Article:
I'm a believer of using the infrastructure in place and building from there. I am not suggesting a "resistance is futile" approach, but rather a "use and abuse" approach. The beauty of the current social network infrastructure is that it is pliable. Create a widget or app that works with the network to suit your needs, rather than creating an empty network to fill. There's nothing social about that. In the job board example, wouldn't it be better to create a mechanism that syncs the resumes and recommendations of a LinkedIn profile to the database of jobs, not requiring a visitor to create another username and password, which he will forget, and then never update.  Don't get me wrong. I don't want to oversimplify. These things will take tremendous ingenuity, creativity, and entrepreneurship, but the way we think of social networks must change.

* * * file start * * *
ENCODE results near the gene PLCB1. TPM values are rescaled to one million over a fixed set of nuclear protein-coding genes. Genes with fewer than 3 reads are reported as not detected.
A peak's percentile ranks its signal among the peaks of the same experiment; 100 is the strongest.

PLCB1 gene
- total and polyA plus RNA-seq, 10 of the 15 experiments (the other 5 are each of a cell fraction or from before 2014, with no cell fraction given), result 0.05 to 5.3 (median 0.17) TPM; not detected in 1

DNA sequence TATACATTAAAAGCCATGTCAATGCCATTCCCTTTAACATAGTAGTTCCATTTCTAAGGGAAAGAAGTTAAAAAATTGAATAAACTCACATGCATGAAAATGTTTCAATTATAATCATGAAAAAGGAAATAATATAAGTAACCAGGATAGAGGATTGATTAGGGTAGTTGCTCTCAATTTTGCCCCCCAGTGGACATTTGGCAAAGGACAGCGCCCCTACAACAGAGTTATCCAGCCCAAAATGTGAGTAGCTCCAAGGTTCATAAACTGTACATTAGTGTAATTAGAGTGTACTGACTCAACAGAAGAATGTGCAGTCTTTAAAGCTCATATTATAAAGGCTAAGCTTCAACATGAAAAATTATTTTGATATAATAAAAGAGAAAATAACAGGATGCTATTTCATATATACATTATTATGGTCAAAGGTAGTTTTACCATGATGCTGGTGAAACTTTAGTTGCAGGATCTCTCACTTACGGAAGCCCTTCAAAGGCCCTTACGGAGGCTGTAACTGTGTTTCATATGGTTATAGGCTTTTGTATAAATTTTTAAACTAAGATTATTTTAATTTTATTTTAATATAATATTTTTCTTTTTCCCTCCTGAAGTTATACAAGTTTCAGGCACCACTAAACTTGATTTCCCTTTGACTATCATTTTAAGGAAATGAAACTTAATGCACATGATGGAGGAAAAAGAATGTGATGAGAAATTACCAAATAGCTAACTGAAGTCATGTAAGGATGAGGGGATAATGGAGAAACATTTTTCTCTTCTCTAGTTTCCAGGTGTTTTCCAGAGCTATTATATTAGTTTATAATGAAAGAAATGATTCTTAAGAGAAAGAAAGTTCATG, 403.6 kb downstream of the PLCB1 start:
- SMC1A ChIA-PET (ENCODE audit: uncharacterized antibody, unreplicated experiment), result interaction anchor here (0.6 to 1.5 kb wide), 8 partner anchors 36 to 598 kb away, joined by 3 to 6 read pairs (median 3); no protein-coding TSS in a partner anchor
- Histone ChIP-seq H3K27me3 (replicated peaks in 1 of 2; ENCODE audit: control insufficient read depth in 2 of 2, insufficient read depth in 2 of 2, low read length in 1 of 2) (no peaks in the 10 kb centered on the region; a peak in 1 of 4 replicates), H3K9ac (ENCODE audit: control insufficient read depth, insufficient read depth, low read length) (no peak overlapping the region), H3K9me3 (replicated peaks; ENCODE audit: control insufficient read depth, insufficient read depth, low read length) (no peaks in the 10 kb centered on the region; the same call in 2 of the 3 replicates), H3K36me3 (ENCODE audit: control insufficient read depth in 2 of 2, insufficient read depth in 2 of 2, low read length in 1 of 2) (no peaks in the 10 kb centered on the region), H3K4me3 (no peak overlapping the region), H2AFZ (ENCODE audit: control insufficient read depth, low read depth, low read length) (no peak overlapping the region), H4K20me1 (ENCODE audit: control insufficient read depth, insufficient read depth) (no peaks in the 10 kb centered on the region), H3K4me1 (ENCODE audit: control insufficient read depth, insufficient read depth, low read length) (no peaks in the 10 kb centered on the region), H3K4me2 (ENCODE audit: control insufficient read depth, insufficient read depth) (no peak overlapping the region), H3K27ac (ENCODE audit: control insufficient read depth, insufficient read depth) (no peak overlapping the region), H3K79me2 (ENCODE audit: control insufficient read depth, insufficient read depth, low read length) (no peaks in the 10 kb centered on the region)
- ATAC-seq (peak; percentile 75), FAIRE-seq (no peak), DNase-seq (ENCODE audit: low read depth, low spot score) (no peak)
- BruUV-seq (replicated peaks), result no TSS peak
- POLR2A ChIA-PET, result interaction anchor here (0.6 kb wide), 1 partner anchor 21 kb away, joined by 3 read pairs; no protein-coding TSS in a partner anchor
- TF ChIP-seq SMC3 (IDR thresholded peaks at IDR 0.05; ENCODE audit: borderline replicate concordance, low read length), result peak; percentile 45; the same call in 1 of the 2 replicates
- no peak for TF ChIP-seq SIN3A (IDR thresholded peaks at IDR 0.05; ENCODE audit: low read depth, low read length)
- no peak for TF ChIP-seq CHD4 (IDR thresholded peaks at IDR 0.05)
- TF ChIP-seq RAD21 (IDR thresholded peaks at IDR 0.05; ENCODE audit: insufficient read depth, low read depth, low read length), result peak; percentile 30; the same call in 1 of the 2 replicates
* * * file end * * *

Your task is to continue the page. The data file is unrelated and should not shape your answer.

Social Networks are mediums, just as a telecommunications is a medium. And, if you are not in the business of creating new telephones or new social networks, you should be thinking how to utilize mediums, not how to develop new ones.

'Til next time,


Monday, August 9, 2010

Thanks for the kind words but...

Christine Hassler of the Huffington Post wrote a well intentioned and very kind blog ( towards my people, fellow Gen Y-ers, and although I am grateful that she has a much more positive outlook than most bloggers, I still don't understand what is so different from Gen Y than the tendencies of every other twenty-something year-old, regardless of generation.

She points out that many bloggers have labeled us, "entitled, immature, needing constant validation, self-absorbed, lacking a work ethic and respect for authority." Okay. Fine. I understand where that comes from, and it has much truth. She also sheds light on some of our strengths, passion, eagerness to learn and grow, entrepreneurial spirit, desire to be recognized, etc. I get that too. But...who cares!